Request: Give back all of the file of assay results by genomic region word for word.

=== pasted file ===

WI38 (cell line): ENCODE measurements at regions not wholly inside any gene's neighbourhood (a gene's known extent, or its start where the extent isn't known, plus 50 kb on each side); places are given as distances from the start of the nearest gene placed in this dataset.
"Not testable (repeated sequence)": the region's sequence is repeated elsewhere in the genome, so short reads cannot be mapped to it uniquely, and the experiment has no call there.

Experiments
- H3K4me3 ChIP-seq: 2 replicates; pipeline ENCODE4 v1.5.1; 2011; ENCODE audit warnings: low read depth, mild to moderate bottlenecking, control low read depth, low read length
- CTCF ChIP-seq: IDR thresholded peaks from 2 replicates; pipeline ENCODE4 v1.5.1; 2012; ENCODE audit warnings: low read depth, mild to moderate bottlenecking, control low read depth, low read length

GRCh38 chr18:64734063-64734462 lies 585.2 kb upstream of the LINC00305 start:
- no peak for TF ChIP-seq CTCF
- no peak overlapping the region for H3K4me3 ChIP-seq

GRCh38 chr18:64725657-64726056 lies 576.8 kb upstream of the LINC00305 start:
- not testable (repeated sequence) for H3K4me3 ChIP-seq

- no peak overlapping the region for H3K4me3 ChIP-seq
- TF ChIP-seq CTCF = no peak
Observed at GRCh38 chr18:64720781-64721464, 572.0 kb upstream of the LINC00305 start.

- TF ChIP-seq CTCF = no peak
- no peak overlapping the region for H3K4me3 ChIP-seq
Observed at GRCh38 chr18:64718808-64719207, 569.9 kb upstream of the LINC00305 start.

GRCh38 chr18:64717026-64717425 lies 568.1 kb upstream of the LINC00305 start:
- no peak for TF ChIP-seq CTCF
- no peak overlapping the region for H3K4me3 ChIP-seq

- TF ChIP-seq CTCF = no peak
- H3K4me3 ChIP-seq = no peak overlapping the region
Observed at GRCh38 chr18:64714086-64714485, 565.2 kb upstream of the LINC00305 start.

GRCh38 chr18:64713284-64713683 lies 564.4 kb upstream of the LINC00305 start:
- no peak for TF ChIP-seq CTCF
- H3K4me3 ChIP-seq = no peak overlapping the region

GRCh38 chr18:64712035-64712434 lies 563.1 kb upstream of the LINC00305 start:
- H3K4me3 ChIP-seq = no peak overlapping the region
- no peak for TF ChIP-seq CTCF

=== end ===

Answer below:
WI38 (cell line): ENCODE measurements at regions not wholly inside any gene's neighbourhood (a gene's known extent, or its start where the extent isn't known, plus 50 kb on each side); places are given as distances from the start of the nearest gene placed in this dataset.
"Not testable (repeated sequence)": the region's sequence is repeated elsewhere in the genome, so short reads cannot be mapped to it uniquely, and the experiment has no call there.

Experiments
- H3K4me3 ChIP-seq: 2 replicates; pipeline ENCODE4 v1.5.1; 2011; ENCODE audit warnings: low read depth, mild to moderate bottlenecking, control low read depth, low read length
- CTCF ChIP-seq: IDR thresholded peaks from 2 replicates; pipeline ENCODE4 v1.5.1; 2012; ENCODE audit warnings: low read depth, mild to moderate bottlenecking, control low read depth, low read length

GRCh38 chr18:64734063-64734462 lies 585.2 kb upstream of the LINC00305 start:
- no peak for TF ChIP-seq CTCF
- no peak overlapping the region for H3K4me3 ChIP-seq

GRCh38 chr18:64725657-64726056 lies 576.8 kb upstream of the LINC00305 start:
- not testable (repeated sequence) for H3K4me3 ChIP-seq

- no peak overlapping the region for H3K4me3 ChIP-seq
- TF ChIP-seq CTCF = no peak
Observed at GRCh38 chr18:64720781-64721464, 572.0 kb upstream of the LINC00305 start.

- TF ChIP-seq CTCF = no peak
- no peak overlapping the region for H3K4me3 ChIP-seq
Observed at GRCh38 chr18:64718808-64719207, 569.9 kb upstream of the LINC00305 start.

GRCh38 chr18:64717026-64717425 lies 568.1 kb upstream of the LINC00305 start:
- no peak for TF ChIP-seq CTCF
- no peak overlapping the region for H3K4me3 ChIP-seq

- TF ChIP-seq CTCF = no peak
- H3K4me3 ChIP-seq = no peak overlapping the region
Observed at GRCh38 chr18:64714086-64714485, 565.2 kb upstream of the LINC00305 start.

GRCh38 chr18:64713284-64713683 lies 564.4 kb upstream of the LINC00305 start:
- no peak for TF ChIP-seq CTCF
- H3K4me3 ChIP-seq = no peak overlapping the region

GRCh38 chr18:64712035-64712434 lies 563.1 kb upstream of the LINC00305 start:
- H3K4me3 ChIP-seq = no peak overlapping the region
- no peak for TF ChIP-seq CTCF